State and local officials gathered today at the construction site of the MGM casino in Springfield to mark a milestone in the project, the relocation of a 129-year-old church.
By the time a 20 minute speaking program wrapped up, the red brick High Victorian Gothic Church resting atop steel girders with wheels had slowly been turned almost 90 degrees and was off on a daylong trip to a new location roughly 200 yards away.
" Amen," said Rev. John Sullivan , who became pastor of the First Spiritualist Church in 1987. He applauded MGM for preserving the church, which is on the National Register of Historic Places.
" I think it is a memorable occasion in the sense we are watching a building that could have been demolished now moved and hopefully restored properly," he said.
The congregation sold their place of worship to MGM in 2013 and went to a location in Chicopee. The church sat on what will become the gambling floor in the $950 million casino. Moving the church cost $800,000.
Wolfe House and Building Movers was contracted to do the job.
To prepare for the move, workers spent about a month bracing the interior of the church. A hydraulic jacking system was used to lift the entire structure steadily to avoid damage to the masonry. The church was placed on a proprietary dolly with remote controlled coasters to slowly roll it to its new location.
The church and dolly together weigh about 500 tons, according to construction supervisor Bill Mullen.
" This actually a fairly generic move for the company that is doing this, Wolfe construction," said Mullen. " This is not one of the biggest buildings they've ever moved nor is it one of the more complex moves."
Massachusetts Gaming Commissioner Bruce Stebbins called the relocation of the church an “impressive milestone.”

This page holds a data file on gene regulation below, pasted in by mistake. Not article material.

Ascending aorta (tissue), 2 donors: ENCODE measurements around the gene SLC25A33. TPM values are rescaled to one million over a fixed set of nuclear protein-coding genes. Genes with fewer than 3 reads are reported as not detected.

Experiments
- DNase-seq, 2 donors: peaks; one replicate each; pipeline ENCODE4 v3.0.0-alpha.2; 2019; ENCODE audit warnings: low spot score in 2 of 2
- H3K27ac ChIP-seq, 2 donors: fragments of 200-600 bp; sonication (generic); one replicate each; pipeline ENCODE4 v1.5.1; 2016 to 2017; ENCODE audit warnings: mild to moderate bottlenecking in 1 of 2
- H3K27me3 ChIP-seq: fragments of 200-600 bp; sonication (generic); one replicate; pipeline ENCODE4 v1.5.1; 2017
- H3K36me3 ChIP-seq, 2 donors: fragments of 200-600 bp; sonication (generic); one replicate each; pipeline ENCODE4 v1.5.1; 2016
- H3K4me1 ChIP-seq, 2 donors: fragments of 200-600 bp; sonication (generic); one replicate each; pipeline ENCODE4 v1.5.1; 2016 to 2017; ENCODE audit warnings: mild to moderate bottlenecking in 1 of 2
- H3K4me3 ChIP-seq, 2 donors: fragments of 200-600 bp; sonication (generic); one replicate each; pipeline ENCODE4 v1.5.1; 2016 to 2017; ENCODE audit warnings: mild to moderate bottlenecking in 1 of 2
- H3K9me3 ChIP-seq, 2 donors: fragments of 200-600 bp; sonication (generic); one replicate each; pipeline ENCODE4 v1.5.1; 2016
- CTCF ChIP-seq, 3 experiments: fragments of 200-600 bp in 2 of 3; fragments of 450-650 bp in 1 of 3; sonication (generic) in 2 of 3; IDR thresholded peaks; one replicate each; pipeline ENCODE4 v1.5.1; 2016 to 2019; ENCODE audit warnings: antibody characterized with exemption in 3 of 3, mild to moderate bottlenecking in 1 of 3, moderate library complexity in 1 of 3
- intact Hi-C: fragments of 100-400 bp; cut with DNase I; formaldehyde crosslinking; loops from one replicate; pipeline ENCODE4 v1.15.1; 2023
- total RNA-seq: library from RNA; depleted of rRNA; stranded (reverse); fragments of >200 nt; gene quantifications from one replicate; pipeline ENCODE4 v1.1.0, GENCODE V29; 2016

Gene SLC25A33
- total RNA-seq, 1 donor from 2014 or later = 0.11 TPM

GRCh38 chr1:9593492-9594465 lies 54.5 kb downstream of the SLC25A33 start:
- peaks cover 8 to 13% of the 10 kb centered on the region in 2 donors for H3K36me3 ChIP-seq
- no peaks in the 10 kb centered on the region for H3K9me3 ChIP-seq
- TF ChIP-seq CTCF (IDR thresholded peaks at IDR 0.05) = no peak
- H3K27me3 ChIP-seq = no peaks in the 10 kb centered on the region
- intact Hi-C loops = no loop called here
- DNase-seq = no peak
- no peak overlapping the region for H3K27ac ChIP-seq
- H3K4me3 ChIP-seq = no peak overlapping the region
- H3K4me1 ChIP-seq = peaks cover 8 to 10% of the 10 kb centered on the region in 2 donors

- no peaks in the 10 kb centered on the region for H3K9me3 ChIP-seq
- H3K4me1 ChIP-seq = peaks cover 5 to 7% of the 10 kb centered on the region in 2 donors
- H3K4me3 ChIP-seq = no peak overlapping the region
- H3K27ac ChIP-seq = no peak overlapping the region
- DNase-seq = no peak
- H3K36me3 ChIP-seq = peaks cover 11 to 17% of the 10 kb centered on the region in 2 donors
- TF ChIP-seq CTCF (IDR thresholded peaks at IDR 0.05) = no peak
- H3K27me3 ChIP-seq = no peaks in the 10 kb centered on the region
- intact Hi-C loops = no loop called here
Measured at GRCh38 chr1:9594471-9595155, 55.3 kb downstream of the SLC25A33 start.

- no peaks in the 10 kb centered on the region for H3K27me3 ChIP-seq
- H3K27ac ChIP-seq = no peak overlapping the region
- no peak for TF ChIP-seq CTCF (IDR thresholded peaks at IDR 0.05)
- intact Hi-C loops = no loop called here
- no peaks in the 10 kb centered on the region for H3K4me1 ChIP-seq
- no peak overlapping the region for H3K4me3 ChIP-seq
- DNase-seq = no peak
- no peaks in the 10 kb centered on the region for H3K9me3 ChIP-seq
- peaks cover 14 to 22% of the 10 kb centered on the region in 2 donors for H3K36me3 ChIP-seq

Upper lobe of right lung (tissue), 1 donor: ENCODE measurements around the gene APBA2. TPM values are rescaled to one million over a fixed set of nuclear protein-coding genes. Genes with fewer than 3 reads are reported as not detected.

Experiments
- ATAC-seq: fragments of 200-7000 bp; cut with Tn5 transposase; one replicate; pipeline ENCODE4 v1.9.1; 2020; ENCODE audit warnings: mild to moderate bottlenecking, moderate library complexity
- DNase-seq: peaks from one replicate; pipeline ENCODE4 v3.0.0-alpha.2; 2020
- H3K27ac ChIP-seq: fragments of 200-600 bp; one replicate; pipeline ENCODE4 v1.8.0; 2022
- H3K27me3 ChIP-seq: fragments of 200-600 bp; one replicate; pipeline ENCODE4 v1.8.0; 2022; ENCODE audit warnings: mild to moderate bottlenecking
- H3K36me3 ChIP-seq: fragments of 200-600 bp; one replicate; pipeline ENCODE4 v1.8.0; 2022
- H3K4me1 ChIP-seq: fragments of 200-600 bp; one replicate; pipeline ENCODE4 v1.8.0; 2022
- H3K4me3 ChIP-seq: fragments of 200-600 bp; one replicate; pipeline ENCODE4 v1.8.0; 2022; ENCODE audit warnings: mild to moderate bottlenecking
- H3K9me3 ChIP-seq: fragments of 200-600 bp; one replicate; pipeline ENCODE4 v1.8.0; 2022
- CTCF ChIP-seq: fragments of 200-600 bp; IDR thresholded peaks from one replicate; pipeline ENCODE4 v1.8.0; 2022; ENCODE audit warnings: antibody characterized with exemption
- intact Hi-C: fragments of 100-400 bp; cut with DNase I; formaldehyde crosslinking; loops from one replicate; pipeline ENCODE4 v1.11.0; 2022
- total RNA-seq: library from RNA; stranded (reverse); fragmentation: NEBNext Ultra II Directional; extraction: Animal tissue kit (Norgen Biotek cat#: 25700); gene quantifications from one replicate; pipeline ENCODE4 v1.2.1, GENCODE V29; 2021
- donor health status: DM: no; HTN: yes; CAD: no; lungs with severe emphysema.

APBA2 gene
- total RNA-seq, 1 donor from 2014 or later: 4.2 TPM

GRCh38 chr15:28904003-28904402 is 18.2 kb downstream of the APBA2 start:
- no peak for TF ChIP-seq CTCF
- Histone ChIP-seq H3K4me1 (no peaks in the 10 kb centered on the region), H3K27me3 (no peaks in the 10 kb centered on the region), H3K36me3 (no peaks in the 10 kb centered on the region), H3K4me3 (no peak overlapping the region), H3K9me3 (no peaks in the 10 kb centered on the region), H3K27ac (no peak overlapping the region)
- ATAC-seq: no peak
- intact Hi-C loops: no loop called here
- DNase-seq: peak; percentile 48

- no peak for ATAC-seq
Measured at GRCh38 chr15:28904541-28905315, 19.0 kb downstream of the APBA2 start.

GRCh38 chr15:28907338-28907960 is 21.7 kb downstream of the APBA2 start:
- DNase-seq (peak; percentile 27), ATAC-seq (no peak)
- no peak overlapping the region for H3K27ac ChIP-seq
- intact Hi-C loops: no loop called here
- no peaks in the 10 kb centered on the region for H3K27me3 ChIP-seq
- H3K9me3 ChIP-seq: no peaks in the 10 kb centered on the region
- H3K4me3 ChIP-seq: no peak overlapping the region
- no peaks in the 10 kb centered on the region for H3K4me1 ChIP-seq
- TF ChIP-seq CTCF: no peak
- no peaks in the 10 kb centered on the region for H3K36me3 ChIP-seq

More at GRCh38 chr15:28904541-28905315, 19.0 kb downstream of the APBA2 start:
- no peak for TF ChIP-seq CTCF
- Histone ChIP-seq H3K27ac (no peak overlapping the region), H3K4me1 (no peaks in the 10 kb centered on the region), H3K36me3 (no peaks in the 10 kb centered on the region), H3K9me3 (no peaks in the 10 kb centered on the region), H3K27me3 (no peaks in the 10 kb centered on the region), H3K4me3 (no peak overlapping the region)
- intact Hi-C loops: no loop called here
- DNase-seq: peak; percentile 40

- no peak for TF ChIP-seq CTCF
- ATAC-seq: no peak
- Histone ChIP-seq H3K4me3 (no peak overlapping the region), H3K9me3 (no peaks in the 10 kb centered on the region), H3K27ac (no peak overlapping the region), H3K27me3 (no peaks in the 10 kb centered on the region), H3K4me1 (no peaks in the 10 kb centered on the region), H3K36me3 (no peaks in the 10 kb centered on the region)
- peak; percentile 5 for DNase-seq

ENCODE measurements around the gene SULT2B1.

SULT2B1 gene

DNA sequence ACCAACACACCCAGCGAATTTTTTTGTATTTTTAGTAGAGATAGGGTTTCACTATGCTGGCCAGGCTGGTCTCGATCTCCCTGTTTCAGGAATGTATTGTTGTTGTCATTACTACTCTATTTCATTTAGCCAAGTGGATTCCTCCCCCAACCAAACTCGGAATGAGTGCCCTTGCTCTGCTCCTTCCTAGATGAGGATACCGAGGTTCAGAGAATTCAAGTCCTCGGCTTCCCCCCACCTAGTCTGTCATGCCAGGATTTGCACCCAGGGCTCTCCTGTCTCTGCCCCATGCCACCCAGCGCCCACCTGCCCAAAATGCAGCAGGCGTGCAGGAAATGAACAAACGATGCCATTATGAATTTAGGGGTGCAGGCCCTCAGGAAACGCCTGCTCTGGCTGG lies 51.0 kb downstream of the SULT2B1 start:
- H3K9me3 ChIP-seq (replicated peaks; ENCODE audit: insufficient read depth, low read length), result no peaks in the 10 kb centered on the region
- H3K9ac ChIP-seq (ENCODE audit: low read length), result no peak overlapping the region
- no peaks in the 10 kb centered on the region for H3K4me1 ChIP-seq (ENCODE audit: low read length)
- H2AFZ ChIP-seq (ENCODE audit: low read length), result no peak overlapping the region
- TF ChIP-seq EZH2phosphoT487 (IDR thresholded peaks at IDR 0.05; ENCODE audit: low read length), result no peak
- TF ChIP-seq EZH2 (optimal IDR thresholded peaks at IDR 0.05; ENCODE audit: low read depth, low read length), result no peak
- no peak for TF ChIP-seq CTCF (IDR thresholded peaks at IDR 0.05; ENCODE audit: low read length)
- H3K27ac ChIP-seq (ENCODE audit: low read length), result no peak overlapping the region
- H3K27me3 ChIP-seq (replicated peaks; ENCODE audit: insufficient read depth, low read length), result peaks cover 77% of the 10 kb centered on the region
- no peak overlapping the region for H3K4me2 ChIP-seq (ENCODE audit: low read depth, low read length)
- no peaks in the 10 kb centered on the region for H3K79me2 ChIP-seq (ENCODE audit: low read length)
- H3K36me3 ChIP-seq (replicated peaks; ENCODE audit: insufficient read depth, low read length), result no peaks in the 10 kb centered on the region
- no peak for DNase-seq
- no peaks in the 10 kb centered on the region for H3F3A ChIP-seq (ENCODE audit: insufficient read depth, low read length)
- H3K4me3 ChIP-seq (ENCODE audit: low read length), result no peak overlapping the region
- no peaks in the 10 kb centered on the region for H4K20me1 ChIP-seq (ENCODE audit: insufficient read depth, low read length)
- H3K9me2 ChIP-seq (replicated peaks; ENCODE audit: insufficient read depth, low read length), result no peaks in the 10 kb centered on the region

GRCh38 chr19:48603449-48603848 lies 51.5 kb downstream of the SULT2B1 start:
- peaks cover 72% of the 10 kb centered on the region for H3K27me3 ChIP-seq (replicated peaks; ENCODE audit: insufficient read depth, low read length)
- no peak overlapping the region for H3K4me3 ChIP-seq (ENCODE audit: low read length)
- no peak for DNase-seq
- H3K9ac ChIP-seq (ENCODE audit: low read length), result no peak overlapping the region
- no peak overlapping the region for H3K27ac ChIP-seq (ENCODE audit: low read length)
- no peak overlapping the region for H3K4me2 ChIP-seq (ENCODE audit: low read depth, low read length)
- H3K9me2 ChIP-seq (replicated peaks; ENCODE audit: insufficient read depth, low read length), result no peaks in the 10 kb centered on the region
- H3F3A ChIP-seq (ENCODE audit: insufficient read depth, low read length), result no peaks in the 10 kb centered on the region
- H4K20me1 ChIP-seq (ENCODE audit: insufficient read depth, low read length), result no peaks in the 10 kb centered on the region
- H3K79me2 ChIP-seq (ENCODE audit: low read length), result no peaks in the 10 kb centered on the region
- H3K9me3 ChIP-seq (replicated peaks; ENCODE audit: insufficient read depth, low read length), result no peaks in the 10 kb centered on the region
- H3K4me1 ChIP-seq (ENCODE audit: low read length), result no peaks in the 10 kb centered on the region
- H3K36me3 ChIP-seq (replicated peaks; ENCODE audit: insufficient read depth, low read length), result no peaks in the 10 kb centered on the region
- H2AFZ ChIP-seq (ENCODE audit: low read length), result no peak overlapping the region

" This shows MGM's commitment to the project. The project is moving forward. It is great to see a lot of folks employed on the construction site. It shows MGM's attention to detail on the entire project."
Springfield Mayor Domenic Sarno said moving the church to make way for the casino shows economic development and historic preservation can co-exist.
Under an agreement with the Massachusetts Historical Commission, which took almost a year to negotiate and finalize, MGM, besides moving the church, has incorporated the facades of several other structures into the design of the casino.
The future of the relocated church is not as a place of worship, but most likely a location for retail, according to Brian Packer, MGM Springfield’s vice president of construction and development.
" The rear of the church will bookend our new entertainment complex, especially the outdoor spaces, the market and ice skating rink," said Packer.
MGM has now demolished most of the buildings on the 14.5 acre site where the casino will be built and plans to begin pouring concrete foundations this summer.
The casino is scheduled to open to the public in September 2018.